The most important thing you can do before jumping in to the assembly of your new Ender 3 printer is to double-check that you have easy access to a large and uninhibited work space. Assembly of the Ender 3 doesn't take that long, but it will go much faster and easier if you can spread out and if you ensure you have all the parts close at hand!
If you're going to be using the same space you're assembling the Ender 3 to eventually level the bed and even print on, make sure it's also quite sturdy. If the Ender 3 is resting on a non-stable surface, it will jiggle during printing, and that will adversely affect the print quality.
This step can be a little confusing if you're looking only at the instructions and aren't used to putting machinery together. The Ender instruction manual is not as foolproof as IKEA instructions. Luckily, once you understand which piece goes where, installation is pretty easy.
First, make sure that the Ender 3 V2 base is facing you, with the power plugin at the rear (away from you).
The first step is to prepare the Z-axis limit switch kit and install it on the left Z-axis profile strut.
Install the endstops sensor (the little bracket from the kit) on the z-axis profile strut. Use the included screws on the endstops sensor.
Note: Many of the screws you'll use for the Ender 3 V2 have self-locking nuts that clamp into the grooves of the metal slots where they are placed. When inserting this type of screw and nut, make sure that the nut is clamping down across the groove like a little bridge so that it gets the best possible purchase. The instruction manual will remind you of this as well.
Once the endstops sensor is installed, you can install the z-axis profile strut. Take two of your four M5X45 screws and slot them up through the left side of the Ender 3 V2's base.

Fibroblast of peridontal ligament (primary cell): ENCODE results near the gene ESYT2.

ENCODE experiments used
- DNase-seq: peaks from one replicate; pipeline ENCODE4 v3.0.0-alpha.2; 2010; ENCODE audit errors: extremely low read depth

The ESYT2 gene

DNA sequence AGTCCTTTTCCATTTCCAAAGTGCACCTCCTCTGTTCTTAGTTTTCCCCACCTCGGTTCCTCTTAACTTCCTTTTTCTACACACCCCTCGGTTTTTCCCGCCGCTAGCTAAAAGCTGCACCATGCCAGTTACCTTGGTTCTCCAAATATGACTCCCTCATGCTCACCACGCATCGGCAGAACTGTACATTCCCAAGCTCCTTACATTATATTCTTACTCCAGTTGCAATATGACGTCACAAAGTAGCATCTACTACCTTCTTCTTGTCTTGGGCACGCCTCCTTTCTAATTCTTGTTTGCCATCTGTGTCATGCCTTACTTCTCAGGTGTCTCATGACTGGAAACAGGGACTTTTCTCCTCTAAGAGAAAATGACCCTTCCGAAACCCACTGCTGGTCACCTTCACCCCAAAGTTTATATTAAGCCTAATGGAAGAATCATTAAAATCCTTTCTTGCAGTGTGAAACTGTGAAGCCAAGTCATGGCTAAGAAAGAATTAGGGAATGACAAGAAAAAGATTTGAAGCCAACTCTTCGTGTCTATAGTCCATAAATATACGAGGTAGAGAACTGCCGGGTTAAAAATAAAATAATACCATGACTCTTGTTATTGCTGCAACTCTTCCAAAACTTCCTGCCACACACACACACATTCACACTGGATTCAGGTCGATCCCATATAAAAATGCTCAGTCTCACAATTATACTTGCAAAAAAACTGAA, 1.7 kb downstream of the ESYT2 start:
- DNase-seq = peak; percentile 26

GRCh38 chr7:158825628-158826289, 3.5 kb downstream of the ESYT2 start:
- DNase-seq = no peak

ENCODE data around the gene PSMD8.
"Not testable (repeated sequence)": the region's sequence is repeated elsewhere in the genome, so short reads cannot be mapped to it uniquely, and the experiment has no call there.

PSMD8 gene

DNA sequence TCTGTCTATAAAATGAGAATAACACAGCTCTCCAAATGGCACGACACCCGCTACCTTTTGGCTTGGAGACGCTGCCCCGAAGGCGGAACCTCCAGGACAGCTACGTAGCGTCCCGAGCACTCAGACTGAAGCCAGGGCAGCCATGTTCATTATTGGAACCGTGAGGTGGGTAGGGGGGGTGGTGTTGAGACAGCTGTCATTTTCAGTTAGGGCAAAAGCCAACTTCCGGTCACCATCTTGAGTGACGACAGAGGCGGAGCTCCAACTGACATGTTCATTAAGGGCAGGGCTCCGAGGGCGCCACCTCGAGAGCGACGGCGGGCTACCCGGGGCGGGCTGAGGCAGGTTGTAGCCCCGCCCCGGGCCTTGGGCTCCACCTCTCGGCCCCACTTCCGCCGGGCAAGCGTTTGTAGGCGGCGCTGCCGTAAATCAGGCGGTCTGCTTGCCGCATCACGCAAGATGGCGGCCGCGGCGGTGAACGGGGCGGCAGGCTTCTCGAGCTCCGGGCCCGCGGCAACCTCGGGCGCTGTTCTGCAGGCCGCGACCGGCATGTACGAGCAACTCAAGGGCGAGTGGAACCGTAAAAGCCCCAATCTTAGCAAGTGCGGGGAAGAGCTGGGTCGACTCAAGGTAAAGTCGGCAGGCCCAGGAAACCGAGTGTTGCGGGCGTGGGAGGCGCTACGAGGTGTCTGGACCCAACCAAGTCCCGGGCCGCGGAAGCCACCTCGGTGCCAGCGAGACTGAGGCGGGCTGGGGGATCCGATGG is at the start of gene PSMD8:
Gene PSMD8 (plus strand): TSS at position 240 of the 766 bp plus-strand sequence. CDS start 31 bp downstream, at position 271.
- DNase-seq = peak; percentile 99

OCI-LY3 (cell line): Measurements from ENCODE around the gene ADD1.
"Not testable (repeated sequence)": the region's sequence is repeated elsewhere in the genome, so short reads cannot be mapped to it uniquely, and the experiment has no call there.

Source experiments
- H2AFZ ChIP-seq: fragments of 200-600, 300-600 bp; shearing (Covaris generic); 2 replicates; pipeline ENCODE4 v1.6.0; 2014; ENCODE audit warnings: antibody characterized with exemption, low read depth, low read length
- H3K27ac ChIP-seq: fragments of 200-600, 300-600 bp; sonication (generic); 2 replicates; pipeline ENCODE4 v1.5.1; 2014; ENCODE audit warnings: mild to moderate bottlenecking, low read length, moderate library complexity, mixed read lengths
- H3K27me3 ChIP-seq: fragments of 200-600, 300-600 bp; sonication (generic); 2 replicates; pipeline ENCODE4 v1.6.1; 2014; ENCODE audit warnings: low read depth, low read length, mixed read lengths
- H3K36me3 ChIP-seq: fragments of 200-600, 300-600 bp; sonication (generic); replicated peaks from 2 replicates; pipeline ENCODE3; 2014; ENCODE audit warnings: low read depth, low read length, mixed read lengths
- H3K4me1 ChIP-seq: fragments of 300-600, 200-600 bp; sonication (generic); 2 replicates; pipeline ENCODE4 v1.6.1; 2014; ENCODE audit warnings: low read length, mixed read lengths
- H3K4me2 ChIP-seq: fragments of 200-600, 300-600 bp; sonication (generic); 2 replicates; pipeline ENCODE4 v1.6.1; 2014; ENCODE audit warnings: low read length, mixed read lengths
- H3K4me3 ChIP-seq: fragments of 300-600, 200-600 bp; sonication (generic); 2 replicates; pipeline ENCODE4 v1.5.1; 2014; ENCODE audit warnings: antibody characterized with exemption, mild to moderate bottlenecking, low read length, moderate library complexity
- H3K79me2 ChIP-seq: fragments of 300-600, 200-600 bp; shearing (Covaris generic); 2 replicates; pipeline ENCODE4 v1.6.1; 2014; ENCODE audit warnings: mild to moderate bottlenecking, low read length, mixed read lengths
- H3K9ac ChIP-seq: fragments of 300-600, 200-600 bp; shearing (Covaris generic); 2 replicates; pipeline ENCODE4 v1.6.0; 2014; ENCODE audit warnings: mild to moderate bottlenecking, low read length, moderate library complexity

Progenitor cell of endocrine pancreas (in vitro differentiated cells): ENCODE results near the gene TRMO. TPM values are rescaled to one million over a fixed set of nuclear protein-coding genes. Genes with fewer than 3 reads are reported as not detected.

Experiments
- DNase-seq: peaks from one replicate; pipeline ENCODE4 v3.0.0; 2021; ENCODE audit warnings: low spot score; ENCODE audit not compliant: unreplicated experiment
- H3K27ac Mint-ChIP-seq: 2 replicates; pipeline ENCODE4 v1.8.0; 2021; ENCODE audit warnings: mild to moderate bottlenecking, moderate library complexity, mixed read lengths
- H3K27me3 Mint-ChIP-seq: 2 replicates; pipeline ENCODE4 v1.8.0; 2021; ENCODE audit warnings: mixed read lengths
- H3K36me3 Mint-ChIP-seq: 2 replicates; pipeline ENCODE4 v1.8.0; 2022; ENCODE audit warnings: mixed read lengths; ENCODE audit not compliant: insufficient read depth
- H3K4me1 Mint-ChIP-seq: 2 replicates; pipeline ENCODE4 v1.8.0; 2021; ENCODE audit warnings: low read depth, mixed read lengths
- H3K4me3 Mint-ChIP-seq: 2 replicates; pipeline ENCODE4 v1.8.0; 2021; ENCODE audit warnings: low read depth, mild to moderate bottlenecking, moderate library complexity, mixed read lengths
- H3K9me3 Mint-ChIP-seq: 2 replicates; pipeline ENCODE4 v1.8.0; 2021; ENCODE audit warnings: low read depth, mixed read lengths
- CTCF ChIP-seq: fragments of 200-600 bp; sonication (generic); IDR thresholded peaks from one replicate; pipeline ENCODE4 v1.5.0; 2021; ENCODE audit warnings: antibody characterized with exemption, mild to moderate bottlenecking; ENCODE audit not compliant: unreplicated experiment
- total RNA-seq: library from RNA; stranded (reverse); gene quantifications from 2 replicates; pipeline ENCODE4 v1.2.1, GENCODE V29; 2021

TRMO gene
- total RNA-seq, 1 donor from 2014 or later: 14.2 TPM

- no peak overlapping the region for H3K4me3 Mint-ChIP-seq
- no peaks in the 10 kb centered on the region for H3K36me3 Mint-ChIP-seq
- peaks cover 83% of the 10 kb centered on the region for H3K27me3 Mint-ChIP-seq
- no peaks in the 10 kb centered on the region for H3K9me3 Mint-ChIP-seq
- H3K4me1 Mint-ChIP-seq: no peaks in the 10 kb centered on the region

Using the included wrench of the appropriate size, connect the strut and screw it in until the screws slide into their slots and the strut can no longer wiggle.
Note: The endstops sensor will be on the outside of the Ender 3 V2, now, with the bit that sticks out like the head of the letter "F" facing towards the front of the base. See picture.
And with that, the Ender already looks better! The two profile struts will support the main printing head.
Now, we'll move on to installing the motor and screw that drive the printer head's operation.
Materials Needed: 1 t-type screw Z-axis motor * 2 M4x18 screws
You'll also need the included hex wrench of the correct size.
Simply insert the T-screw firmly into the socket and then tighten the top screw so that the T-screw is held in place. Don't loosen the bottom screw that's already tightened on the Z-axis motor—that holds the screw housing in place.
Using the two M4x18 screws, install the Z-axis motor on the left (front facing) strut of the Ender 3 V2, the same strut that the limit switch was installed on.
Now we get to the slightly hard part of the Ender 3 V2 construction. Don't worry, it's not that difficult, really!
- XE axis kit
- X-axis profile
- Pneumatic joint
- 2 M4x16 screws
- Synchronous belt
- and one open-ended wrench (included with Ender 3 V2)
Install the Ender 3 V2 pneumatic joint by screwing it into place on the XE-axis kit.
Take the two M4x16 screws and attach them as shown in the instruction booklet diagram or the reference photo above.
The synchronous belt fits into the XE-axis kit and sits on the rollers inside the kit with the "teeth" facing down. Pull it through until you can hold the two metal clip ends of the belt under the X-axis profile strut.
This completes the mechanism that controls the Ender 3 V2's printer head moving up, down, and across the printing area.
- Nozzle kit
- Z-axis passive block
- 1 M4x16 screw
The nozzle kit will slide right into the grooves of the X-axis profile strut.
Using your single screw, connect the Z-axis passive block to the X-axis profile strut so that two of the large rollers face out, away from the middle of the strut, while one roller faces in.
The tensioner is used to pull the synchronous belt taut.
- X-axis tensioner
- 1 M4x16 screw
- 1nM4x14 screw